The turtle which nests on the eastern coast of mainland India is the Olive Ridley [Lepidochelys Olivacea]. The name is derived from the olive green colour of the turtle’s shell while seen in water during the day. The Thamizh name of Panguni aamai refers to the fact that this creature comes to nest in the month of Panguni. The turtle nests mainly for three months– Jan, Feb and March, on the coast of Tamil Nadu.
There are seven species of marine turtles. The Olive Ridley is the smallest of the sea turtles measuring about two and a half feet in length and breadth. Like all other species of sea turtle, except the herbivorous Green Turtle, the Olive Ridley is omnivorous in diet.
Sea turtles are called Ancient Mariners as they travel the entire world except in cold waters. The turtles that nest in India have been found as far away as Australia. The Olive ridley comes to the Indian waters around September.The majority of them head to Orissa with sporadic low nesting happening all over the coast.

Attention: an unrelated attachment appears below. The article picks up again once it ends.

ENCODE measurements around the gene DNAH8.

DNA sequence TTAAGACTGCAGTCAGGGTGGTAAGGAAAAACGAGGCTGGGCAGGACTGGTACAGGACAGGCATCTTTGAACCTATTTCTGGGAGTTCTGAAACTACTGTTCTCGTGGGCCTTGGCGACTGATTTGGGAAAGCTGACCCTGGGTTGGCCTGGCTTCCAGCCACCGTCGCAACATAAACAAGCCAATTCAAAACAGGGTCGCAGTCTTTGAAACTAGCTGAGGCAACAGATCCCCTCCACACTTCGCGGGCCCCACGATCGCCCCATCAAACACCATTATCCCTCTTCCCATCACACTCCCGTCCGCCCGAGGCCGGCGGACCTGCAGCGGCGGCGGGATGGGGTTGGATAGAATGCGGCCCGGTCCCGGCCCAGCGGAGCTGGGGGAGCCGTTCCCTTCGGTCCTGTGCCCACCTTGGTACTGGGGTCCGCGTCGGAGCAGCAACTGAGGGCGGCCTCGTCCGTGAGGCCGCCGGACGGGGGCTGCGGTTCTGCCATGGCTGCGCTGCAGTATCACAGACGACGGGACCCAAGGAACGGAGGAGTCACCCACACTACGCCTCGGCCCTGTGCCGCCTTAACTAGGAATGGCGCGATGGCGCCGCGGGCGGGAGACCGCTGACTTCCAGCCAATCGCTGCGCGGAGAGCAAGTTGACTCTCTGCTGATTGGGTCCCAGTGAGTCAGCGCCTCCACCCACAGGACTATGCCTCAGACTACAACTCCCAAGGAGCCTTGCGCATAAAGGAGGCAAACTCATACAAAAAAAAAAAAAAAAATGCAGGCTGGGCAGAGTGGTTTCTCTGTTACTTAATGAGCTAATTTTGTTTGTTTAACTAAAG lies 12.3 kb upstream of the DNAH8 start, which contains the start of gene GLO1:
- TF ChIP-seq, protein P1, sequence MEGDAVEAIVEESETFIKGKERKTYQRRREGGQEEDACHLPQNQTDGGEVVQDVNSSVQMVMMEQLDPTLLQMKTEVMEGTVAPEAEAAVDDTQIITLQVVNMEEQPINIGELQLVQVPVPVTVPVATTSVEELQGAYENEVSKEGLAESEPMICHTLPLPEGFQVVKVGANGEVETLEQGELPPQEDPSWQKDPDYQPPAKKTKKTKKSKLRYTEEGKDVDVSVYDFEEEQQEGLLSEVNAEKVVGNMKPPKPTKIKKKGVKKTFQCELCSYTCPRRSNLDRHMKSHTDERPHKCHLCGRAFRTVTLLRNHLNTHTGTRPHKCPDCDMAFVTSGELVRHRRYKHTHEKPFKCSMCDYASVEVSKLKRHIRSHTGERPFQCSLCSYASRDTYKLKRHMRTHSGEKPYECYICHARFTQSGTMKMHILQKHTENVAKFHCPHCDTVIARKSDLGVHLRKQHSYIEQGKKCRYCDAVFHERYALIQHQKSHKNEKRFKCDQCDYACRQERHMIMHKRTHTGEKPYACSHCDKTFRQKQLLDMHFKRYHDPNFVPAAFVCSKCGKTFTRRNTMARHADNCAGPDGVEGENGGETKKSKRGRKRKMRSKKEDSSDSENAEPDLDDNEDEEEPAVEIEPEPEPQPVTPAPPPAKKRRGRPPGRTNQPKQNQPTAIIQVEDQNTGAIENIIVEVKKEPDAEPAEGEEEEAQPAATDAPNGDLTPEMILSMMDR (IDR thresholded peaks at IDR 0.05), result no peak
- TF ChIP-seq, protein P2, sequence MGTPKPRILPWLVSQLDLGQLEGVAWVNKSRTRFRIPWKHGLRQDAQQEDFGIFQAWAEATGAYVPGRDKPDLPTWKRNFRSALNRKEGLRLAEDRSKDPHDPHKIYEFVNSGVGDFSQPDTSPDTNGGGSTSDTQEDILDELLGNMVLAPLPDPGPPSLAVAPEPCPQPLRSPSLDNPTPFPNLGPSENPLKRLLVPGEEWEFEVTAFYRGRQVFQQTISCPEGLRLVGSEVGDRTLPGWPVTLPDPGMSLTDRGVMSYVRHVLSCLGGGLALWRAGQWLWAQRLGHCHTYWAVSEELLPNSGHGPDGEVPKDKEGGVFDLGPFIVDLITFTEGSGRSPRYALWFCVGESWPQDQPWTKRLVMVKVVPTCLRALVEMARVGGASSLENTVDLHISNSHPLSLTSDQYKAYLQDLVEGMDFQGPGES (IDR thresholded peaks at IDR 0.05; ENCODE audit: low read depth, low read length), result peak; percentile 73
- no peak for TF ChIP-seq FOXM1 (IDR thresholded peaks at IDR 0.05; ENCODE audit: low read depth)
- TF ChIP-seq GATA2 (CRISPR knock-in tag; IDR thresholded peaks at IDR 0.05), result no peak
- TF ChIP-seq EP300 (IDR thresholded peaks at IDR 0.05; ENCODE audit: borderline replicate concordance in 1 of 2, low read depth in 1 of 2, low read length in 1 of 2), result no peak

Male and female turtles travel together and after a mating period of two months or so the males return to deeper waters. The females stay on and after a gestation period of about a month, they start nesting in end December or early January.
Each turtle nests twice each year and sometimes even three times. Each nest can contain from 50 to up to 190 eggs but usually averages 100 eggs. Hatchlings emerge from about 45 to 60 days. 12 to 15 years later the hatchlings that make it to adulthood will return to the very beach where they were born to lay their eggs. The sex of the hatchlings depends on the temperature inside the nest and can vary from nest to nest and even within the same nest.
The olive ridley is most noted for its massive nesting aggregations, known as arribadas, with literally thousands of females nesting in large simultaneous waves over small stretches of beach. In the Indian Ocean, Gahirmatha located in the Bhitarkanika Wildlife Sanctuary, in Bihar, supports perhaps one of the largest nesting populations in the world with an average of 398,000 females nesting in a given year.
Photo Credits: Adhith Swaminathan